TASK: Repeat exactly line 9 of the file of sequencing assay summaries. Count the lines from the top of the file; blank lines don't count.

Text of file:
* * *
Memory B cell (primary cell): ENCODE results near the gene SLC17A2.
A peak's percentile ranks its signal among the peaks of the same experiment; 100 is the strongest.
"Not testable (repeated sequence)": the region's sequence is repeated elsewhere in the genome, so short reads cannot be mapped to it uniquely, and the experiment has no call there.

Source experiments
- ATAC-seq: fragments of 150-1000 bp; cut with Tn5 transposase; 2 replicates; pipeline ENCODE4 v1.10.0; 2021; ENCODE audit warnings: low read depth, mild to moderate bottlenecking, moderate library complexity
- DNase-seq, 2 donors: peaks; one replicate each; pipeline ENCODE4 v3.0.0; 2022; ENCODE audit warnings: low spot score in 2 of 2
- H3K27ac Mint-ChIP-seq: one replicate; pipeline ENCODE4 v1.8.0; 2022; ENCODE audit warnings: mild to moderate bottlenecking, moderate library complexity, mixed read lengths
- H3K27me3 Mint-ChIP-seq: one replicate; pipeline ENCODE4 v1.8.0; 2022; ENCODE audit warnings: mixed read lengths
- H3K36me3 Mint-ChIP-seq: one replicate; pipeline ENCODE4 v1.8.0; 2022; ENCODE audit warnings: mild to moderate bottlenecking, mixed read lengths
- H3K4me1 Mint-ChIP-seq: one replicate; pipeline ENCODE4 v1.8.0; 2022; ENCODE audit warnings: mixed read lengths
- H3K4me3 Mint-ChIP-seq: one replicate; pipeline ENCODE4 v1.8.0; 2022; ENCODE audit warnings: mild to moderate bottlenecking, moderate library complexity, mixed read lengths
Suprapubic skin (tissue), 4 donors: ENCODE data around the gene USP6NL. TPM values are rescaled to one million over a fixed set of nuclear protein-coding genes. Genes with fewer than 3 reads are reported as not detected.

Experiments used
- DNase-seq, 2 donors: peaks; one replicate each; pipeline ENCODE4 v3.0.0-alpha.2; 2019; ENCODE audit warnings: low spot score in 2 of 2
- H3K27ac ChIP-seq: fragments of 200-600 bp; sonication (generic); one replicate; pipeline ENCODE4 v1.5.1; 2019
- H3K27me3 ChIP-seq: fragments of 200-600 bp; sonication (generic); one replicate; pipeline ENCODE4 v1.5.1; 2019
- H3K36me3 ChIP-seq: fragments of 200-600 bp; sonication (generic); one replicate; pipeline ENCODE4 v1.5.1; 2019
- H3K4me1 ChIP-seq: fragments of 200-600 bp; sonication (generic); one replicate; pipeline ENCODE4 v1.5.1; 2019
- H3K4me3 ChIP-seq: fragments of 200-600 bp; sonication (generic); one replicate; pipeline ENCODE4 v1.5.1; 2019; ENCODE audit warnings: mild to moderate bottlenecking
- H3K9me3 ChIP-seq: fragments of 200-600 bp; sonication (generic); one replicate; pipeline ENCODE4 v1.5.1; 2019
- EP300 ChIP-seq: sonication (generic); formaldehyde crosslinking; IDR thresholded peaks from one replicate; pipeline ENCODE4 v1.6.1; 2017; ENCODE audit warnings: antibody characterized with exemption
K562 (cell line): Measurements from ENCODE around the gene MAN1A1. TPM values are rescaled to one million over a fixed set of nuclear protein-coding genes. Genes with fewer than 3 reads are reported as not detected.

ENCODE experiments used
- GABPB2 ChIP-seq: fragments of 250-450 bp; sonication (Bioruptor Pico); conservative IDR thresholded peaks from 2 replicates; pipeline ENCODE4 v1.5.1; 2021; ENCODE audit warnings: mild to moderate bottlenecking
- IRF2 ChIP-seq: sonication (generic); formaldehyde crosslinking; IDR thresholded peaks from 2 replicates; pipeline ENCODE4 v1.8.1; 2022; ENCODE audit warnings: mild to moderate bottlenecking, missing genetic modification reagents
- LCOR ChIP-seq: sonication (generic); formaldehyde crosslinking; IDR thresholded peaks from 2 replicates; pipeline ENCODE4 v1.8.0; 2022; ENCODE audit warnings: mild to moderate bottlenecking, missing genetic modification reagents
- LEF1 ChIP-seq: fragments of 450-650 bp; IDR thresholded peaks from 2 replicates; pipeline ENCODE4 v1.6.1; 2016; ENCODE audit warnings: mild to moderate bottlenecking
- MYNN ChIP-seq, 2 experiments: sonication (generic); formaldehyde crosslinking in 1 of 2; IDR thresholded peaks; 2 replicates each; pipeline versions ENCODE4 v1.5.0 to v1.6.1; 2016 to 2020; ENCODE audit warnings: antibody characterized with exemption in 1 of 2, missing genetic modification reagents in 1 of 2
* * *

- H3K36me3 Mint-ChIP-seq: one replicate; pipeline ENCODE4 v1.8.0; 2022; ENCODE audit warnings: mild to moderate bottlenecking, mixed read lengths